Countries that have invested in improving the supply side of their economy, such as productivity of labour and capital, and stimulated aggregate demand components like consumption, investment, public expenditure and trade balance, have made great strides in improving the welfare of their citizens, stimulating better lifestyles.
The productivity growth of Malaysia — which was at par with Kenya at Independence in 1963 — over the past 25 years has been due to accelerated implementation of productivity-enhancing reforms to increase the quality of human capital and create competition.
Singapore has also grown by implementing policies to improve productivity of labour and capital and hence ensure the most basic of human needs — such as food, shelter, health, education and employment — were met before embracing globalisation, free market capitalism, education and strict pragmatic policies.
The Singaporean government embarked on comprehensive industrialisation with a focus on labour-intensive industries.
Kenya can achieve more economic growth by accelerating production and, similarly, growth on the demand side of the economy.
The country is a net importer of most goods and services, majority of which can be produced locally, reducing unemployment and improving Kenyans’ standards of living.
Most of our exports are agricultural-based products such as coffee, tea, flowers, and some legumes. Although there has been improvement on coffee and tea bonuses paid to farmers, more needs to be done.
Kenya has some natural resources and additional products that it can export in large quantities if the right policies are made. These include goat meat, beef, maize, vegetables, dairy products, sugar and the recently discovered oil and coal. This will increase productivity, meaning better returns to first-hand participants, and ensure rapid industrialisation.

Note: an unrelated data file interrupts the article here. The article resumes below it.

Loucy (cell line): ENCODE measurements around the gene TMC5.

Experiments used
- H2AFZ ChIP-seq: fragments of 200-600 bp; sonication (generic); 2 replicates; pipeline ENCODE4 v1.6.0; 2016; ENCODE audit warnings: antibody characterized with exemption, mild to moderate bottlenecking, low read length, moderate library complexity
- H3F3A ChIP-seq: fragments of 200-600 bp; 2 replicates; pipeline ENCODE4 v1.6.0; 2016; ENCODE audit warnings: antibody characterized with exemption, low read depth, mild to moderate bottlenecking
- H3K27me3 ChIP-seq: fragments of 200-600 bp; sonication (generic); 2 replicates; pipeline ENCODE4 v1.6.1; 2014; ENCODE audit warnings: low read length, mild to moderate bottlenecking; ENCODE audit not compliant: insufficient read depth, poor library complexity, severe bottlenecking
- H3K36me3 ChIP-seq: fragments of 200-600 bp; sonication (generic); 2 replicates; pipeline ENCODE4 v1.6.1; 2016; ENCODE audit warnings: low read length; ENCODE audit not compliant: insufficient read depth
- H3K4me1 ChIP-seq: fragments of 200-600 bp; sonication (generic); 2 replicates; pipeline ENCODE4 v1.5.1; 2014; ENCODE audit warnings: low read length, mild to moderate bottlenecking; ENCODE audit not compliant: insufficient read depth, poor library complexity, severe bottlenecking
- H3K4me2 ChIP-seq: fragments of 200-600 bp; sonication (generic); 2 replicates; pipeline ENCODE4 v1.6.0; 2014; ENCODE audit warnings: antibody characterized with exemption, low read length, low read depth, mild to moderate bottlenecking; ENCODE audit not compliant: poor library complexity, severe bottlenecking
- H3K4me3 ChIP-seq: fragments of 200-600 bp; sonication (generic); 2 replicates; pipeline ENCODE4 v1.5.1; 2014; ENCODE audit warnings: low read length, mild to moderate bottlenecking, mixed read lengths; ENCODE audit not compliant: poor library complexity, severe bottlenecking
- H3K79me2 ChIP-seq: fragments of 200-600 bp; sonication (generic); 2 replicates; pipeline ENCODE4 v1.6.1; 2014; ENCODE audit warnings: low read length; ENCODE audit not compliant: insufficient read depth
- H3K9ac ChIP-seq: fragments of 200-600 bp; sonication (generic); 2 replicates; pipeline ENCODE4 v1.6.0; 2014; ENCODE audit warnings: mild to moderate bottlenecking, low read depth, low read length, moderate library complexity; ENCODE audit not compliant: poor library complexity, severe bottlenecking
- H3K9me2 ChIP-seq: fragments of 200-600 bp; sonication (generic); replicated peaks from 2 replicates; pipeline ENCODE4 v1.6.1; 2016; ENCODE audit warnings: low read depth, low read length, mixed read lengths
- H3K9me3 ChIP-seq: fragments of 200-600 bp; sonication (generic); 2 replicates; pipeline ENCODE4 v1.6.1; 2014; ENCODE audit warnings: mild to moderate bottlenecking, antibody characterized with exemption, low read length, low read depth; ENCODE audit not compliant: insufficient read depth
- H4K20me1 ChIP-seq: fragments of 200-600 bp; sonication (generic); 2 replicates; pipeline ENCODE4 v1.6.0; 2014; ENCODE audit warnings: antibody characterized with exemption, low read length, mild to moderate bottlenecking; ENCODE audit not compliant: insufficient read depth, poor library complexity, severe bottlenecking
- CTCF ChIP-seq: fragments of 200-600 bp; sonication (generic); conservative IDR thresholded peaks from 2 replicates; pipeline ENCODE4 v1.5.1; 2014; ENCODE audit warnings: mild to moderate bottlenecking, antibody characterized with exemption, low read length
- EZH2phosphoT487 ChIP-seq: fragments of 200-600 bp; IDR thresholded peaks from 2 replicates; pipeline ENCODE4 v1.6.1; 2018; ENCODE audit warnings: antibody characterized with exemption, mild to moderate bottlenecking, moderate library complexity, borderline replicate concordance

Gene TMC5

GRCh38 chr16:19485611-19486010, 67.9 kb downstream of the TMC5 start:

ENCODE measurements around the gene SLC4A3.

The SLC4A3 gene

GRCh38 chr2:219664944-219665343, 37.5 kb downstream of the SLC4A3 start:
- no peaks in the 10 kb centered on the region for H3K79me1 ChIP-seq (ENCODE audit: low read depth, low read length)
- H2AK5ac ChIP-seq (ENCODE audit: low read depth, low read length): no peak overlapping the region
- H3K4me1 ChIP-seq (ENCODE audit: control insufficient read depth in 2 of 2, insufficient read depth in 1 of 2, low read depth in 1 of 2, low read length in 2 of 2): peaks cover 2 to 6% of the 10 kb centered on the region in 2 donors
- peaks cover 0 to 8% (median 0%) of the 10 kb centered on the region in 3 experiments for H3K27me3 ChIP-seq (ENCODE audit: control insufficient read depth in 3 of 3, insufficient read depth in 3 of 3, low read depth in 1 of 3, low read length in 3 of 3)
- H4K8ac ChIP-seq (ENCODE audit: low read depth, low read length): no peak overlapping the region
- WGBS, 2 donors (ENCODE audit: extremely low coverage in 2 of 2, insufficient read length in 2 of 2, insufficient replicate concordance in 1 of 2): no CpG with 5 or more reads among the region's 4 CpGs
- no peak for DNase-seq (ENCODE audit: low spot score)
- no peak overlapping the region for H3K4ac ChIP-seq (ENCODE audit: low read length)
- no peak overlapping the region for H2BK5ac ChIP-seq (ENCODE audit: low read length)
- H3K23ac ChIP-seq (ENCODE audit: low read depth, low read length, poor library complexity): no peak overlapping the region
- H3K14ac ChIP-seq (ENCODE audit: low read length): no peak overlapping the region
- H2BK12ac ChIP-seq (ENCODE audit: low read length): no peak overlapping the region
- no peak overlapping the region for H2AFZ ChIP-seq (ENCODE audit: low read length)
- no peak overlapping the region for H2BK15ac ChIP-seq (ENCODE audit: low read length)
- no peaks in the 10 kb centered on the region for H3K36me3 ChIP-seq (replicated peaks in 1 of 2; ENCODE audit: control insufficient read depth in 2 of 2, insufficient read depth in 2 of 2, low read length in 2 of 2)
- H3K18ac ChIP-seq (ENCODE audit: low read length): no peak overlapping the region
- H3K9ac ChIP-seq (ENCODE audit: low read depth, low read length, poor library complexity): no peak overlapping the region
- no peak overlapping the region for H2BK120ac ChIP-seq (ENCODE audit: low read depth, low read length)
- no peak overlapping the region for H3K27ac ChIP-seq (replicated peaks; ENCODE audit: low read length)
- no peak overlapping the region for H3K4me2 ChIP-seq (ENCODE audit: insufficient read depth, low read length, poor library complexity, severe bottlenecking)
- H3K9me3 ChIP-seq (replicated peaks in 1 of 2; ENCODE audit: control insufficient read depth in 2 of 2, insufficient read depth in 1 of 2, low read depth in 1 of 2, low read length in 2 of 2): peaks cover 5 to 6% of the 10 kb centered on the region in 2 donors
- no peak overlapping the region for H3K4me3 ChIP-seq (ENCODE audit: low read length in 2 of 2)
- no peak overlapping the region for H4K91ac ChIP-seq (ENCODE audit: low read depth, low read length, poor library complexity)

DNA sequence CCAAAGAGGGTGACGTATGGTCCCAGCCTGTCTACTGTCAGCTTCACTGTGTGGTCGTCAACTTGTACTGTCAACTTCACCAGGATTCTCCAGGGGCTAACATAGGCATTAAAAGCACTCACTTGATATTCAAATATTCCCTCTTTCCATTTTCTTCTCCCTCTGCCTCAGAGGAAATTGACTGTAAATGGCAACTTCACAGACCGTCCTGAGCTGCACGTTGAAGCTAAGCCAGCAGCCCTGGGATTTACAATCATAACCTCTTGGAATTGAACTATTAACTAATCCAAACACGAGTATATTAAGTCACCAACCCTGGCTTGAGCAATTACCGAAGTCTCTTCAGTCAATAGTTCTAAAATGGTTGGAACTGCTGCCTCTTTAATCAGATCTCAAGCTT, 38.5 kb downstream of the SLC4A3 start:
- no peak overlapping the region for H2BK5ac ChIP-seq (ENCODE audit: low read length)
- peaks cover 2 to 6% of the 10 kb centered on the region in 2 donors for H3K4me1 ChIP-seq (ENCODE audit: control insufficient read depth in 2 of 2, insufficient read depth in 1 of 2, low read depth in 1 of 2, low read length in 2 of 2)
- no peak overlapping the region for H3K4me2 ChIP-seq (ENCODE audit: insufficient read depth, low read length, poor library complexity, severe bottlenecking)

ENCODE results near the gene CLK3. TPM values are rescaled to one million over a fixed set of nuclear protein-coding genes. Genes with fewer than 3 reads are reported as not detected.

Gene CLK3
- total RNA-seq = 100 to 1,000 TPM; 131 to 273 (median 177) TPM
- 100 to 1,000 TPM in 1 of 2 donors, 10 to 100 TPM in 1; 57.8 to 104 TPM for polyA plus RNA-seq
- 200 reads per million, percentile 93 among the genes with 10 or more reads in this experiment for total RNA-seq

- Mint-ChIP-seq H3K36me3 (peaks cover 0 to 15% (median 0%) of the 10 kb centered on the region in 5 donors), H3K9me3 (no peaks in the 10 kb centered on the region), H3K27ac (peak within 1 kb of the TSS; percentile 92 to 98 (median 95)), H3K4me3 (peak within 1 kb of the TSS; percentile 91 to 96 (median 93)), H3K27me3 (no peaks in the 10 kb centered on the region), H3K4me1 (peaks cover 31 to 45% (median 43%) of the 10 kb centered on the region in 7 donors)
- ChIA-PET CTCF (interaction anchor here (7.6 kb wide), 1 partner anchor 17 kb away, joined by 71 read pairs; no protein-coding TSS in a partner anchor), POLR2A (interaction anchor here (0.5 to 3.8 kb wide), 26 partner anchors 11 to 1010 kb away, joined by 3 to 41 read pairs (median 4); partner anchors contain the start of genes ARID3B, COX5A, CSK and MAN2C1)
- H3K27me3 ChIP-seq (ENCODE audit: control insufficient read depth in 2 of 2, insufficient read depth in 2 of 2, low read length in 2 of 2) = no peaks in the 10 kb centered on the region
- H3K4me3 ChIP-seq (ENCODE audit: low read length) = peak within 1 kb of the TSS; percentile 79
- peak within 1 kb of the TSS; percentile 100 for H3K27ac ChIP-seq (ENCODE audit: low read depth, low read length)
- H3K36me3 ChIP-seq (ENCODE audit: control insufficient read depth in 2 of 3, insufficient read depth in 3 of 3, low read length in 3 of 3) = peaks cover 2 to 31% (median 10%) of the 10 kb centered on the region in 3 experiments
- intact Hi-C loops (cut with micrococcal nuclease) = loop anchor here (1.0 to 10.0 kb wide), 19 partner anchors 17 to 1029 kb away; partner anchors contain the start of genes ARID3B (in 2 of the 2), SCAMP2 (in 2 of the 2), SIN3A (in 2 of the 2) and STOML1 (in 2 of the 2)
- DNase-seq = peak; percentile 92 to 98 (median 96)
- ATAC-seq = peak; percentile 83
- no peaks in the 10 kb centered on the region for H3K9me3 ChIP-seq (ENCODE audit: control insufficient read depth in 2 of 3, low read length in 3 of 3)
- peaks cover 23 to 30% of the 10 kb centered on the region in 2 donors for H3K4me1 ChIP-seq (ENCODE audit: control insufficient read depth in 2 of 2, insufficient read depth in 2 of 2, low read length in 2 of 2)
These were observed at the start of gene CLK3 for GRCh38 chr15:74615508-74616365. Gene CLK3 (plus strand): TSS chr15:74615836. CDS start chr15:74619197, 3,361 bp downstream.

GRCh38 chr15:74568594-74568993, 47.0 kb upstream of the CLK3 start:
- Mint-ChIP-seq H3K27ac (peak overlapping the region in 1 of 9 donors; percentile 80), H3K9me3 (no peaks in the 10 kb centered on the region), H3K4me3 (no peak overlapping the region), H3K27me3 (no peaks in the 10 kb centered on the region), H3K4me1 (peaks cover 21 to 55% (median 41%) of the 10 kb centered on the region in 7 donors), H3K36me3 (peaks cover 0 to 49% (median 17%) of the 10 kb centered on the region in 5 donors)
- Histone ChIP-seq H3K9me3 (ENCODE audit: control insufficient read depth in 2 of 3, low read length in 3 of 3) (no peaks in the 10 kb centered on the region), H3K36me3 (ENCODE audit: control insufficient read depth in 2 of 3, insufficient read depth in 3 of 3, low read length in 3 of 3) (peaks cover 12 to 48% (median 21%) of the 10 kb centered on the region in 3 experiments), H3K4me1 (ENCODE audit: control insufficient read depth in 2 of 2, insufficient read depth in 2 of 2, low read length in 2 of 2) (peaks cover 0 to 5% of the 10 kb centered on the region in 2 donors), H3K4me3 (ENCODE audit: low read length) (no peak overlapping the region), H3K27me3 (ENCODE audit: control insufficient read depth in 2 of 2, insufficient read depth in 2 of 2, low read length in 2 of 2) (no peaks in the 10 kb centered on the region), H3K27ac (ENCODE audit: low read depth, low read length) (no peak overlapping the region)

Policies to curb unnecessary importation could help local industries and stimulate industrial expansion. This will be a major turning point by limiting our imports to only goods and services that are not locally produced.
Sugar, which makes 2 per cent of our total imports, has almost crippled the local industry. Local factories generate incomes to workers and farmers and stimulate economic growth and their death would deal a huge blow to the economy.
With our oil, we can reopen the petroleum refinery export refined products, creating jobs and bringing in foreign exchange to ease our trade deficit.
Importation of papers and board, also 2 per cent of total imports, has crippled PanAfrican Paper Mills with huge job losses. Importation of items like toothpicks, earbuds and sufurias is unacceptable if we are to grow. These are things which can be produced locally.
Cereals and fertilisers comprise 6 per cent of total imports. Importing cereals such as rice and maize is a major undoing to our farmers.
If desert countries like Israel can do more farming than Kenya, then it’s a shame to us since we have fertile land and a big population to work in farms. Let’s modernise and carry out farmer training by reintroducing agricultural extension officers.
Wanton importation is killing our farmers’ morale and youth shun farming. Let’s also welcome more foreign direct investment in fertiliser factories and also encourage local investors to produce it.
The ban on polythene bags will reduce imports, which comprise 4 per cent of total imports, and is good for environmental rehabilitation. Plastic manufacturers should be helped to switch to the approved bags to avoid factory closures and job losses.
Local cars made by Kenya vehicle manufacturers should be charged low taxes to attract local buyers to reduce vehicle imports. Our engineers will gain skills and entrepreneurs an income.
But first things first. The First President Mzee Jomo Kenyatta focused on eradication of poverty, ignorance and disease. His successor, President Daniel arap Moi, stressed peace, love and unity while President Mwai Kibaki dwelt on infrastructural projects, which President Uhuru Kenyatta carried on with.
The incoming regime ought to adopt a more serious approach on productivity of labour and capital. If citizens don’t struggle to fulfil basic needs, then be sure Kenya will take gigantic steps towards a true middle-income economy.
Dr Wanjau is an economist. [email protected]